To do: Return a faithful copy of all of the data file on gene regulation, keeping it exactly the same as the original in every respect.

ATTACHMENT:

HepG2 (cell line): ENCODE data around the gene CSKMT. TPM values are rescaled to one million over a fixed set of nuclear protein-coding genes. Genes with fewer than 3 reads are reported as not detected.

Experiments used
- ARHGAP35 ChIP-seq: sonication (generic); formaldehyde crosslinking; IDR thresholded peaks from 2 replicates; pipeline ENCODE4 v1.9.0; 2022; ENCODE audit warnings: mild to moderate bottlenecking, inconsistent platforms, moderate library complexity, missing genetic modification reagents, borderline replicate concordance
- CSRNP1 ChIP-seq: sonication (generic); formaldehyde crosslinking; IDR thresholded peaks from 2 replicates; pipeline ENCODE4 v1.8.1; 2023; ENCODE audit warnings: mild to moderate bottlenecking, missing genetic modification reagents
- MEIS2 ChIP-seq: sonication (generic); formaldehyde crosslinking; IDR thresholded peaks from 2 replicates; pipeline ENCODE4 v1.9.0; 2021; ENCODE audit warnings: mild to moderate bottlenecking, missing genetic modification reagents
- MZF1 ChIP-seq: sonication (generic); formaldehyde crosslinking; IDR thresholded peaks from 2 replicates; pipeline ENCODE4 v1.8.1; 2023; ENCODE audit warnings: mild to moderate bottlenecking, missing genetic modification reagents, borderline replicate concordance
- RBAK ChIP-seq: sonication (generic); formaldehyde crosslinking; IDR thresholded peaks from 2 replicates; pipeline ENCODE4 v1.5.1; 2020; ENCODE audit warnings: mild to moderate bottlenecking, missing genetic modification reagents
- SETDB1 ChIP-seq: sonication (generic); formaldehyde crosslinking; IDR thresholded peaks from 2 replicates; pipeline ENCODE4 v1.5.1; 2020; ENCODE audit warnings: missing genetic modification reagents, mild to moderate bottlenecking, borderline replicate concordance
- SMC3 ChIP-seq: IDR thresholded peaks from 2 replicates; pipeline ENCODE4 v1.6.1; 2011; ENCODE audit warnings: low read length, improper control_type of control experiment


HepG2 (cell line): ENCODE data around the gene CSKMT. TPM values are rescaled to one million over a fixed set of nuclear protein-coding genes. Genes with fewer than 3 reads are reported as not detected.

Experiments used
- ARHGAP35 ChIP-seq: sonication (generic); formaldehyde crosslinking; IDR thresholded peaks from 2 replicates; pipeline ENCODE4 v1.9.0; 2022; ENCODE audit warnings: mild to moderate bottlenecking, inconsistent platforms, moderate library complexity, missing genetic modification reagents, borderline replicate concordance
- CSRNP1 ChIP-seq: sonication (generic); formaldehyde crosslinking; IDR thresholded peaks from 2 replicates; pipeline ENCODE4 v1.8.1; 2023; ENCODE audit warnings: mild to moderate bottlenecking, missing genetic modification reagents
- MEIS2 ChIP-seq: sonication (generic); formaldehyde crosslinking; IDR thresholded peaks from 2 replicates; pipeline ENCODE4 v1.9.0; 2021; ENCODE audit warnings: mild to moderate bottlenecking, missing genetic modification reagents
- MZF1 ChIP-seq: sonication (generic); formaldehyde crosslinking; IDR thresholded peaks from 2 replicates; pipeline ENCODE4 v1.8.1; 2023; ENCODE audit warnings: mild to moderate bottlenecking, missing genetic modification reagents, borderline replicate concordance
- RBAK ChIP-seq: sonication (generic); formaldehyde crosslinking; IDR thresholded peaks from 2 replicates; pipeline ENCODE4 v1.5.1; 2020; ENCODE audit warnings: mild to moderate bottlenecking, missing genetic modification reagents
- SETDB1 ChIP-seq: sonication (generic); formaldehyde crosslinking; IDR thresholded peaks from 2 replicates; pipeline ENCODE4 v1.5.1; 2020; ENCODE audit warnings: missing genetic modification reagents, mild to moderate bottlenecking, borderline replicate concordance
- SMC3 ChIP-seq: IDR thresholded peaks from 2 replicates; pipeline ENCODE4 v1.6.1; 2011; ENCODE audit warnings: low read length, improper control_type of control experiment